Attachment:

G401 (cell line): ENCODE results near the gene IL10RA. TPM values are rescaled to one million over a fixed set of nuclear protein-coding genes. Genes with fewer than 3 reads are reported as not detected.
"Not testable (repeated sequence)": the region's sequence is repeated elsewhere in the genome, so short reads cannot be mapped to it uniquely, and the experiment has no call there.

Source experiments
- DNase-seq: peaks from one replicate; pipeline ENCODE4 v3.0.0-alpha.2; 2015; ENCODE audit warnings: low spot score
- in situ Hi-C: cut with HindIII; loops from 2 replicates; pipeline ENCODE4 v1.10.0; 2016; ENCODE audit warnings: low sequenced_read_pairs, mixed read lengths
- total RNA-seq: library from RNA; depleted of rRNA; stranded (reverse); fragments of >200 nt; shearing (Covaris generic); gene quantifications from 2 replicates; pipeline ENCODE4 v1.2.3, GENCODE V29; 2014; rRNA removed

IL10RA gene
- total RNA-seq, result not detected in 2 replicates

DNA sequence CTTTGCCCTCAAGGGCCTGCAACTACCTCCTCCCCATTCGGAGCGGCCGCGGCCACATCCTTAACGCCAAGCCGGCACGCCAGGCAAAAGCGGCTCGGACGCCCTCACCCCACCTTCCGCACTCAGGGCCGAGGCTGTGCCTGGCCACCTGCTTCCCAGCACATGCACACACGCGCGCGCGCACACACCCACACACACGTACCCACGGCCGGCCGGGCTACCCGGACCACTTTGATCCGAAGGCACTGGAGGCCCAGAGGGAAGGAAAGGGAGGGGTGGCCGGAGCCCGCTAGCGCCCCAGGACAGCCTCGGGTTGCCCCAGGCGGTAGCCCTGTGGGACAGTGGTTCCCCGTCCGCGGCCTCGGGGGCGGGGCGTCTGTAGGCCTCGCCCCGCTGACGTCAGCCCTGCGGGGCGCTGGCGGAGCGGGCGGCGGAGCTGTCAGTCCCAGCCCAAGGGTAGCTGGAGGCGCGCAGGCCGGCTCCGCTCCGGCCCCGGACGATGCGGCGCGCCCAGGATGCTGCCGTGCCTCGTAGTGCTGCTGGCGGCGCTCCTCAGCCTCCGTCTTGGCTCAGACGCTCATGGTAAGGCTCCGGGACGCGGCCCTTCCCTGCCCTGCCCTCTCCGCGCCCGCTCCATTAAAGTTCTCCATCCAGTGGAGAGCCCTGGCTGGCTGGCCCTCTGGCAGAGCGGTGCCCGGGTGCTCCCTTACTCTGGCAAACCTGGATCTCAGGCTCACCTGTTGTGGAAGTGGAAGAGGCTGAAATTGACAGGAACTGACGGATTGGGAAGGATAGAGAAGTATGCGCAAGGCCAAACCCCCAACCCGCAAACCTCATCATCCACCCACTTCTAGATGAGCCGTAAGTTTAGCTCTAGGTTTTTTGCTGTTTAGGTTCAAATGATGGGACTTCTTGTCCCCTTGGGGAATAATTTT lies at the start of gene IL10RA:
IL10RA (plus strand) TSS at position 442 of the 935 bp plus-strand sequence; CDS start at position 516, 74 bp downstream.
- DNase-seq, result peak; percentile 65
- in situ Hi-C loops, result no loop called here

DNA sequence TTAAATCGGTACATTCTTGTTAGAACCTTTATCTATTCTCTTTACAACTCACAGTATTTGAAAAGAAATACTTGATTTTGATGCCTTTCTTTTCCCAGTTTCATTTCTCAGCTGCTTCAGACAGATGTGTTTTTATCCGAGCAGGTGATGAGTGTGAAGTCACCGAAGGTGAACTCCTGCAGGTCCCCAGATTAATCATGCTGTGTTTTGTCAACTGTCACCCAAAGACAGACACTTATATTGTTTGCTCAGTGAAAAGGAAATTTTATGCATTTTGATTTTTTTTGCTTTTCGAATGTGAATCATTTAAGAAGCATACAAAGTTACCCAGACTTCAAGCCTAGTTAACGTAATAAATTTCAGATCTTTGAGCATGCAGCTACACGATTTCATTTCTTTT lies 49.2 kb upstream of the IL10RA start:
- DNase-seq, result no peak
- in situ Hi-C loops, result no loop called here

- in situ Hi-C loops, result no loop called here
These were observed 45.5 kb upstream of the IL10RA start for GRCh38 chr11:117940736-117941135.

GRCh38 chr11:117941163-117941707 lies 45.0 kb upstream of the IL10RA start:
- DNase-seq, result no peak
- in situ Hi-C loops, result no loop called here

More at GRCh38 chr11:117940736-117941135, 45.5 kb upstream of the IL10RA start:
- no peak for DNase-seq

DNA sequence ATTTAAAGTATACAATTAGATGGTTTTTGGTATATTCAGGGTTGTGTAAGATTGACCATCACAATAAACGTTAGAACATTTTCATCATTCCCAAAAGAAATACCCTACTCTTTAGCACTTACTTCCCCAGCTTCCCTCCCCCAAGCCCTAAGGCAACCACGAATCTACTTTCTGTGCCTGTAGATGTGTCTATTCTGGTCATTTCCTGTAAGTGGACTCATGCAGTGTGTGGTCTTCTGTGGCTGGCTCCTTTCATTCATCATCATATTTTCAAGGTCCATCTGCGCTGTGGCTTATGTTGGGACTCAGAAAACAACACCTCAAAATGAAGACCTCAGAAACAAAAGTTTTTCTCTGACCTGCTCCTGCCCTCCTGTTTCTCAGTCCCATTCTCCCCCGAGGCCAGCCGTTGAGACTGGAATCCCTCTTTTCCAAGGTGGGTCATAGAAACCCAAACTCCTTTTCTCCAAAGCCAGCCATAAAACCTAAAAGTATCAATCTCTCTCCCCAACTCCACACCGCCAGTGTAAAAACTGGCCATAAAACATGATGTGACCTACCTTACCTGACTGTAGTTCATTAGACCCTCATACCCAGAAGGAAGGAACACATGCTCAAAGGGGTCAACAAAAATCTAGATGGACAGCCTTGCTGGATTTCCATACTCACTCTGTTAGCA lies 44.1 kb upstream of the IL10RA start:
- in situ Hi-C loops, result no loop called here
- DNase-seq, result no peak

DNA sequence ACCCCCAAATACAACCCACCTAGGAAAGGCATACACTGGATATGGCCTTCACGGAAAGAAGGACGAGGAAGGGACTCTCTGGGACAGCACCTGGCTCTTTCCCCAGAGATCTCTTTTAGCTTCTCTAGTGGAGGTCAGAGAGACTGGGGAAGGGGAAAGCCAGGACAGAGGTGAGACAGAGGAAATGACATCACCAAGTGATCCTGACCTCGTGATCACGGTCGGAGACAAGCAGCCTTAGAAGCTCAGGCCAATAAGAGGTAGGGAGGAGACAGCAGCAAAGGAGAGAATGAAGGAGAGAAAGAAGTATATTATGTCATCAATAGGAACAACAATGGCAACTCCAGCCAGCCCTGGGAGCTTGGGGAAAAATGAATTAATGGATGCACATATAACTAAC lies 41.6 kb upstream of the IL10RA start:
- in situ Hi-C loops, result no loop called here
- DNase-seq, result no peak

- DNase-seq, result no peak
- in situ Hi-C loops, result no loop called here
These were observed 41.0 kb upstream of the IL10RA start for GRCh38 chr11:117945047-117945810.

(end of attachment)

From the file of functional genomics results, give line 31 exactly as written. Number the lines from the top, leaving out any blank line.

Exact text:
These were observed 41.0 kb upstream of the IL10RA start for GRCh38 chr11:117945047-117945810.